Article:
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Citizenship and Immigration Minister Chris Alexander responds to a question during Question Period in the House of Commons Monday November 3, 2014 in Ottawa. Alexander says the Conservative government is introducing a bill to ban immigrants in polygamous or forced marriages from entering Canada.Adrian Wyld/The Canadian Press

A federal bill aimed at cracking down on early and forced marriages and polygamy has left some legal experts questioning whether the problem is widespread enough to warrant the new measures.

Citizenship and Immigration Minister Chris Alexander announced the proposed law in Toronto on Wednesday, saying it would eliminate early and forced marriages from Canada's immigration system.

The bill, dubbed the Zero Tolerance for Barbaric Cultural Practices Act, would make it illegal to facilitate a forced or underage marriage and would make temporary and permanent residents deportable if they practice polygamy in Canada.

Speaking to reporters in Toronto, Mr. Alexander called the practices "incompatible with Canadian values." He also said there are "at least hundreds" of immigrants who are in polygamous marriages in Canada.

But some immigration lawyers are questioning the need for the new legislation, saying they are aware of few cases of polygamy among immigrants to Canada and don't see early and forced marriage as a pervasive concern.

Immigration lawyer Joel Sandaluk said the polygamy portion of the bill was particularly puzzling because the practice is already illegal in Canada. He said the legislation seems to be aimed at individuals who were married in another country before arriving in Canada, but added that he believes their numbers are relatively few.

After practising immigration law in Canada for 15 years, he said he's never come across the issue. "It's just something that's completely outside of my experience as an immigration lawyer," he said.

Mr. Sandaluk said he also wasn't aware of a particular concern with the ability to prosecute forced marriages, and pointed to the language of the announcement and the term "barbaric cultural practices" as evidence that the government is targeting a specific subset of the population.

"What the government I think is doing is sending a political message with this legislation," he said. "And I think this is better considered posturing rather than policy."

Deepa Mattoo, acting executive director for the South Asian Legal Clinic of Ontario, said she was troubled by the term "barbaric" because it suggests the government is targeting particular communities and does not see the problem of polygamy and early and forced marriage as a "Canadian issue."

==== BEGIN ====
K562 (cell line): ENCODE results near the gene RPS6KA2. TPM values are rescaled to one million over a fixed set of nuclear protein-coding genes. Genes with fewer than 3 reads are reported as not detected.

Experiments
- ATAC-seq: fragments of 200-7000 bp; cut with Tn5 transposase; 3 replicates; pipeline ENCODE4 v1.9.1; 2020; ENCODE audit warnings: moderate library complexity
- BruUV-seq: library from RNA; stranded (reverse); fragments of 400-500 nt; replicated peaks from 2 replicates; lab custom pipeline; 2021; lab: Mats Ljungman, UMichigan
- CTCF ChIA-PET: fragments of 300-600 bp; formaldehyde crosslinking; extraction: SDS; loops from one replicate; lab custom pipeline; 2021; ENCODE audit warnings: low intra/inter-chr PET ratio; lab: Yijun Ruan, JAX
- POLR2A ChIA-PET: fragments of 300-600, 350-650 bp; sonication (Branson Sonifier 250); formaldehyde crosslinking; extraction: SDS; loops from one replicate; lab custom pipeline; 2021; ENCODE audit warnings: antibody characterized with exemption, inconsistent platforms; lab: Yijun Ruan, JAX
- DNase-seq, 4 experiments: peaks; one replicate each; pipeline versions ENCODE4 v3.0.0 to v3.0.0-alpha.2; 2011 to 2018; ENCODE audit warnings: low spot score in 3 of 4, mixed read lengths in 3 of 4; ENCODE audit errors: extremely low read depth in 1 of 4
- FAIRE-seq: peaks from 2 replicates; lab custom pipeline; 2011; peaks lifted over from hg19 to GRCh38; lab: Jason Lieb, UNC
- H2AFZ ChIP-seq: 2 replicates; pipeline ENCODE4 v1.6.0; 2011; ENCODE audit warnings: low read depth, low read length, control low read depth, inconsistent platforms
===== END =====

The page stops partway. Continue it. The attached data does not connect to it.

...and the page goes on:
Ms. Mattoo said she agrees with the idea of a national minimum age for marriage, but objected to the law being tied specifically to immigrant communities. She added that immigrant and cultural communities received little warning of the legislation, and many would prefer to talk about protection for those affected by early and forced marriage and polygamy, rather than prohibition.

Sharry Aiken, a professor in the law faculty at Queen's University, said there are genuine underlying concerns behind the legislation. But she said the government would do better to enforce its existing laws, rather than create new ones.

The bill, which was tabled in the Senate on Wednesday, would amend the Immigration and Refugee Protection Act to make permanent and temporary residents deportable if they practice polygamy in Canada. It would also amend the Civil Marriage Act to establish a national minimum marriage age of 16.

Those who celebrate, aid or participate in the marriage of someone who is underage or being married against their will could be subject to a maximum five-year prison sentence if the legislation passes.

In addition, the bill would seek to limit the ability of perpetrators of so-called "honour crimes" from using provocation or cultural differences in their defence.

In his comments on Wednesday, Mr. Alexander noted the case of an Afghan immigrant accused of stabbing his wife to death last year, apparently because he felt dishonoured by her independence.

He cited another case in which an Afghan-Canadian man, his second wife and their son were convicted of first-degree murder in the deaths of his three teenaged daughters and his first wife – also because he felt they were bringing dishonour on the family by dating or dressing in ways he found offensive.

With a report from The Canadian Press